Interim athletics director sets up department for success over past 14 months
The decision has been made about who the next athletics director will be at UC Davis, but while all flock to aid in welcoming Kevin Blue to the Aggie family, the media fails to mention the department saying goodbye to interim AD Teresa Gould.
Gould, the wife of head football coach Ron Gould, has been in the athletics director position for 14 months after the immediate resignation of previous three year AD Terry Tumey. Appointed as acting AD by former Chancellor Linda P. B. Katehi, the very experienced sports enthusiast had hopes of revamping the athletics department before the end of her time at Davis, and she feels that that is exactly what she accomplished.
“My story is actually quite interesting because prior to coming to UC Davis, I had only worked in intercollegiate athletics,” Gould said. “I got out of athletics, literally for maybe only seven months and worked over at the Cal Aggie Alumni Association and it was a breath of fresh air. It was different, it was something new, it was a different pace, it was a great introduction to the campus for me so to work at the Cal Aggie Alumni Association […] it helped acclimate me to UC Davis and the culture and the people, but then it was just ironic. I walked away from this thirty year career in athletics, it lasted seven months, and then I got right back into it as the interim athletics director and I’ve loved it.”
While the search for a permanent AD has gone on, Gould has remained gracious and patient in the position, knowing immediately that she would not be here for more than a full academic year and the department was due for consistency.
“It has absolutely been a tremendous experience for me,” Gould said. “It has been personally rewarding, professionally rewarding, and I’m really grateful and honored that I had an opportunity to come in and help for 14 months. […] I knew right from the beginning that I would be here for a full academic year, we planned on that. I think part of that was because we have had so much transition in this position, and we have in the past six to seven years, we knew that we had to get it right and we knew that we had to be thoughtful and very deliberate about getting it right. Chancellor Katehi was very comfortable, given my experience, having me in this role for a full academic year, so I wasn’t completely surprised by the timeline.”
But why wouldn’t Gould want to stay in intercollegiate sports?
“Because of my marriage to Coach Gould and some of the inherent conflicts that that creates,” Gould said. “That’s absolutely the reason that I made it one hundred percent crystal clear at the beginning that I wasn’t going to be a candidate.”
The conflicts however, are not enough to stop Gould from effectively performing her duties for all 23 teams, including football.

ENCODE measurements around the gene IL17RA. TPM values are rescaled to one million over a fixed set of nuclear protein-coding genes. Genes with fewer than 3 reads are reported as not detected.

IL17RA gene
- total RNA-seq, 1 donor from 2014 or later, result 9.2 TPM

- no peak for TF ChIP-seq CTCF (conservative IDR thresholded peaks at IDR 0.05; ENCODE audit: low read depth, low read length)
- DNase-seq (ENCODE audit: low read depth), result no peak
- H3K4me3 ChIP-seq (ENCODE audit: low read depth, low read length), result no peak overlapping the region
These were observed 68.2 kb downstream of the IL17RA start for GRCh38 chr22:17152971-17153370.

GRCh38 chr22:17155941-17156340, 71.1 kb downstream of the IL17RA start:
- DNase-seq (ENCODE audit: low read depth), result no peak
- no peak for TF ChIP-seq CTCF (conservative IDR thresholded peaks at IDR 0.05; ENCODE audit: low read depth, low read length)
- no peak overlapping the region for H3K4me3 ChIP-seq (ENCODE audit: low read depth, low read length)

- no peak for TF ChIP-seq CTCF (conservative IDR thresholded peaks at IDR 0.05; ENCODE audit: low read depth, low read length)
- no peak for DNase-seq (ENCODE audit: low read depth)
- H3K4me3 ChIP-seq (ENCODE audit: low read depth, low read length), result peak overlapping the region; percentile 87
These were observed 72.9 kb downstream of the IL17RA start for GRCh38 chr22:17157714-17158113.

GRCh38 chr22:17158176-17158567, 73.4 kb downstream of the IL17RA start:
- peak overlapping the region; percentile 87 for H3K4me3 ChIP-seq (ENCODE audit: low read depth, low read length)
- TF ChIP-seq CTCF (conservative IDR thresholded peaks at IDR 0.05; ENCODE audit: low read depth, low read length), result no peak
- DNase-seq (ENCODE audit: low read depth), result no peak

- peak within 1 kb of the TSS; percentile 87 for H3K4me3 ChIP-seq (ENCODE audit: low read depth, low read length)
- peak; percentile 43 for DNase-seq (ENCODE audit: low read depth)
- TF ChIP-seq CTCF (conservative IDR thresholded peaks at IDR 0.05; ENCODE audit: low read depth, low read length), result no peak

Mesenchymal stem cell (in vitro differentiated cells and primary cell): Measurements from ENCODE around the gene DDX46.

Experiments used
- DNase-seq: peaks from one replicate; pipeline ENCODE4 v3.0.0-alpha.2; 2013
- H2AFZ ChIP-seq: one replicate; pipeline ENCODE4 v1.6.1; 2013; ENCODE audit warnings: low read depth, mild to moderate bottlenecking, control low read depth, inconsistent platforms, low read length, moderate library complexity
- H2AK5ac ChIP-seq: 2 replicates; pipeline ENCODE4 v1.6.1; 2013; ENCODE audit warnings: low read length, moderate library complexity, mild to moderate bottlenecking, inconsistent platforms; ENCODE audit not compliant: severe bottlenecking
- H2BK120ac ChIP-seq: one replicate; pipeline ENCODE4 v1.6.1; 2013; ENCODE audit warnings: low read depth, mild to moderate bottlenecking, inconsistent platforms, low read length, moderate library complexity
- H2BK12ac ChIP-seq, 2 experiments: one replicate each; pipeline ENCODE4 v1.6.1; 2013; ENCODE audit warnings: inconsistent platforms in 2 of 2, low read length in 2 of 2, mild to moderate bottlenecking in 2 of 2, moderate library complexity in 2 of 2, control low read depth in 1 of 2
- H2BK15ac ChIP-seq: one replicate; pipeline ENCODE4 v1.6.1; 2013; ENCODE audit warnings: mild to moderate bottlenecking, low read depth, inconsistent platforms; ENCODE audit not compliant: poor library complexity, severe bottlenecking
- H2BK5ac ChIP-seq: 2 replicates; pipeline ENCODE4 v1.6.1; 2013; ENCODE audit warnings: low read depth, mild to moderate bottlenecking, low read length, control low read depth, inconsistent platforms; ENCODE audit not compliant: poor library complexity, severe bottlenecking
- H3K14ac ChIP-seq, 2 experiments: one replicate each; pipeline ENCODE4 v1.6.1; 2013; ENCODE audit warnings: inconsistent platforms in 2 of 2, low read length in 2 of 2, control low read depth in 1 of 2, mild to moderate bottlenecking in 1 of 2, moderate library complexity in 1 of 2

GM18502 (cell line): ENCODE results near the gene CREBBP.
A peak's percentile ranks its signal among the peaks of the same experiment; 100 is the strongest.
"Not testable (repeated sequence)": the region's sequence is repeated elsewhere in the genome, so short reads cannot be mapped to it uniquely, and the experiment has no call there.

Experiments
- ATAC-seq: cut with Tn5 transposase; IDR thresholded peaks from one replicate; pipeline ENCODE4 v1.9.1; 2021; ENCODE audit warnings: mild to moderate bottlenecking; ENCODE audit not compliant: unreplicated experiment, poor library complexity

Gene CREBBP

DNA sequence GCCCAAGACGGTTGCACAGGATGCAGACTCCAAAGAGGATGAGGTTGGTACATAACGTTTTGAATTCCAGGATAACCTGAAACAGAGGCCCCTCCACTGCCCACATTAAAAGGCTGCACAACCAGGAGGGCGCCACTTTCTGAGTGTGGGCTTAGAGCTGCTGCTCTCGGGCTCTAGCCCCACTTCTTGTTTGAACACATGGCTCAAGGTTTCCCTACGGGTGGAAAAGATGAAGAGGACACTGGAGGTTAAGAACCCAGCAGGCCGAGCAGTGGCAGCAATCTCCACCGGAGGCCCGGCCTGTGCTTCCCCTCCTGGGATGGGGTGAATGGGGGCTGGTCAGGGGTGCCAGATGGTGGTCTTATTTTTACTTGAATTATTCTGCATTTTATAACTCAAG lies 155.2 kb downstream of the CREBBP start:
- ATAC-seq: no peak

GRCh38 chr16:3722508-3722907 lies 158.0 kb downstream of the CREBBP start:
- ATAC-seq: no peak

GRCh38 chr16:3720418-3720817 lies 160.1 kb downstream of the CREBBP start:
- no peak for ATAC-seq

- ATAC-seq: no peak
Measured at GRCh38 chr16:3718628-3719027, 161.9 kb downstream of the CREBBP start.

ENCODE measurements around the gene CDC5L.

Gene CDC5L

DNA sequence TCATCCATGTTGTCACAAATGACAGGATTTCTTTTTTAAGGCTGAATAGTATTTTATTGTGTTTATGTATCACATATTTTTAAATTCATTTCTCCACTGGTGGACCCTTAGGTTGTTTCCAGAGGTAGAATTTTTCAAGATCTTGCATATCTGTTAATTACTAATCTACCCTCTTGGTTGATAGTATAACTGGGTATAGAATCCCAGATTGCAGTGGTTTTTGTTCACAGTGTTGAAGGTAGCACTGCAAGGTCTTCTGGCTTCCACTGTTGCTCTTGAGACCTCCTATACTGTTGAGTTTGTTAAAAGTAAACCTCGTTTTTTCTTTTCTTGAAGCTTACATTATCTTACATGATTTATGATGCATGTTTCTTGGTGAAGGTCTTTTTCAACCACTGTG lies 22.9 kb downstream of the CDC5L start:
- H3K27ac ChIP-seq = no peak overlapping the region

“I am ultimately the decision maker and leader for the whole department,” Gould said. “But I think we have such a strong leadership team here and we have a high level of teamwork and cohesion that whenever it came to decisions around football — whether it was financial decisions or philosophical decisions or what have you, I would always weigh in on what my philosophy is or what my position is on that issue. We want to have consistency and equity across the department too, so you don’t want football decisions being made in a silo or a vacuum, so I would always lend my perspective and then ultimately Josh [Flushman, associate A.D./sports enhancement and development] would consult with the other appropriate people.”
But it is this conflict that ultimately is what makes the job an unreasonable goal for Gould.
“Football is one of the most visible in our departments,” Gould said. “It’s a program that this community and our alumni care a great deal about, so for the athletic director to have to seperate themselves, to create distance in administering and monitoring that program, it just isn’t good for the program. We have been able to make it work, and I think [this is] the reason we made it work on a short term basis.”
Knowing she would soon be replaced, this woman in athletics made the changes she felt were crucial to the success of the department and her successor.
“I think being an interim is tough because you never quite know how much to make it yours,” Gould said. “Like, how much do I change and how much do I hold back and let the permanent AD make all the transformational changes. I tried to balance that because I felt like it was my obligation that at the end of my tenure that I wanted it to be a better place than it was before and I think I accomplished that. […] I inherited a department that was just starving for energy, inspiration, leadership and engagement. This athletics department was ready to take that next step.”
Gould’s subtly aggressive changes to the culture of the athletics department enabled her to continue managing through Chancellor Katehi’s leave and the appointment of acting Chancellor Ralph Hexter without disruptions.